We in healthcare and health tech know how deadly nosocomial or hospital-acquired infections are. Current CDC estimates are that in US hospitals, there are 1.7 million infections and 99,000 associated deaths each year (up from a previous estimate of 75,000) PatientCareLink. Most of us know that visiting a patient in a hospital room means also making sure hands are washed, clothes and shoes are clean, and that we bring a container of industrial strength bleach wipes for cleaning surfaces versus flowers.
However, it was news to this Editor that few studies have been done on the actual hospital room environment–the microbiome–and how the microbes in the room interact with the patient and the staff. Sue Barnes, an RN who spent 30 years as the National Leader for Infection Prevention for Kaiser Permanente, reviews a newly published study in Science Translational Medicine (24 May, abstract available only). The study collected bacterial cultures from the ‘patient zone’ around the bed, every surface in the hospital room, and swabbed the hands and noses of patients and staff, along with the shoes, shirts, and cell phones of staff members. The problem is much more complex than simple cleaning.
- Patient skin and the microbial makeup of room surfaces became more similar over time. Non-ambulatory patients were less so, as they had less contact with external surfaces.
- The longer patients were in the room, the more genetic resistance to antibiotics the organisms acquired. This is despite the lack of association with antibiotics save topicals. The author suggests that regular cleaning may be the reason–only the strongest survive.
- The hospital room is most threating to the most vulnerable, such as babies in a neonatal ICU
- “In the Lax study, several bacterial samples taken more than 71 days apart were identical, leading the investigator to conclude that either ubiquitous skin-associated microbial strains had “seeded” the environment by sequential room occupants and staff, or that there were radically persistent bacteria in the environment despite cleaning with quaternary ammonium compounds daily and bleach at discharge. (Ed. emphasis) The risk to patients from pathogens remaining in hospital rooms from previous patients is a finding now confirmed by multiple studies including these two (earlier) studies.”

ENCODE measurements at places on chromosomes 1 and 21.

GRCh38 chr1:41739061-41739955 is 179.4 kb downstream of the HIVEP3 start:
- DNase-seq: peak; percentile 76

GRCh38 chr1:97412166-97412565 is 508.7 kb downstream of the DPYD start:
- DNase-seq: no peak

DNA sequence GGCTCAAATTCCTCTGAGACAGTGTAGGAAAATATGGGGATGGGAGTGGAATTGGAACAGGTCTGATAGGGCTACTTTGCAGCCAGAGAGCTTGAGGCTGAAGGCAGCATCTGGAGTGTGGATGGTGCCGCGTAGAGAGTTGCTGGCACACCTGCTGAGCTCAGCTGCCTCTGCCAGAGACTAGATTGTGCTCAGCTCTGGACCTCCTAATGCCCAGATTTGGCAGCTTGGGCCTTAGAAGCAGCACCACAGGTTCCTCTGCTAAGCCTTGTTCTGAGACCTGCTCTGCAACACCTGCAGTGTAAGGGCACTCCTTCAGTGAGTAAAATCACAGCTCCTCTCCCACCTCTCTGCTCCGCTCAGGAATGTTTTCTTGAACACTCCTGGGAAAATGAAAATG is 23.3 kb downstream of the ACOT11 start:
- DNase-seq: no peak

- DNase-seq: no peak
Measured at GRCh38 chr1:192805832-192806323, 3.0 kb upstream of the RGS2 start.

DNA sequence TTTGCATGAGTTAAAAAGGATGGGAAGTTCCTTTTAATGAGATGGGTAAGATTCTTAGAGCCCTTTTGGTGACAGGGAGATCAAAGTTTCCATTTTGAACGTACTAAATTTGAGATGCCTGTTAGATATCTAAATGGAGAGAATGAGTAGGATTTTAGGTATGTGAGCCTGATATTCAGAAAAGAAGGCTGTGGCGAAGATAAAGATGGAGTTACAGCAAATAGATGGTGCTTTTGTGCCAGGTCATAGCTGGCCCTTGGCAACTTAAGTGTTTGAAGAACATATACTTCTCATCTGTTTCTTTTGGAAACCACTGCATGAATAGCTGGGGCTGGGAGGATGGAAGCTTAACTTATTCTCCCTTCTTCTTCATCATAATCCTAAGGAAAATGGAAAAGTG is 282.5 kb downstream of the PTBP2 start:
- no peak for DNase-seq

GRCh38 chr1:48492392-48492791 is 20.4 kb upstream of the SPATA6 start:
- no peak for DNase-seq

- Manual cleaning is often incomplete, and soft surfaces such as linens even if clean pick up contamination enroute or in the room.
“The bottom line is that the findings from this study underscore the importance of patient and environmental hygiene to reduce infection risk. It also validates what we know regarding the limitations of manual cleaning and disinfection that we have trusted for decades. Instead, we now see the ongoing presence of dangerous pathogens in the hospital environment despite regular cleaning using standard protocols.”
[grow_thumb image=”http://telecareaware.com/wp-content/uploads/2017/07/Purplesun.jpg” thumb_width=”150″ /]Gone in 90 seconds? It’s obvious that with superbugs, manual cleaning is not and never going to be enough. At the NYCEDC/Health 2.0’s Pilot Day/Digital Health Marketplace 2017 this Editor attended last week, one of the seven funding program winners was PurpleSun. PurpleSun has developed a 90 second ‘surround’ system to disinfect using intense UV light. Tested at Northwell Health in a perioperative setting in addition to traditional cleaning methods, it killed MRSA in 15 seconds and c.difficile in 60 seconds. Impressive! As in my TTA 31 May article, this should be a hot technology area–and on trend as solving simple (or not so simple) but vitally important problems.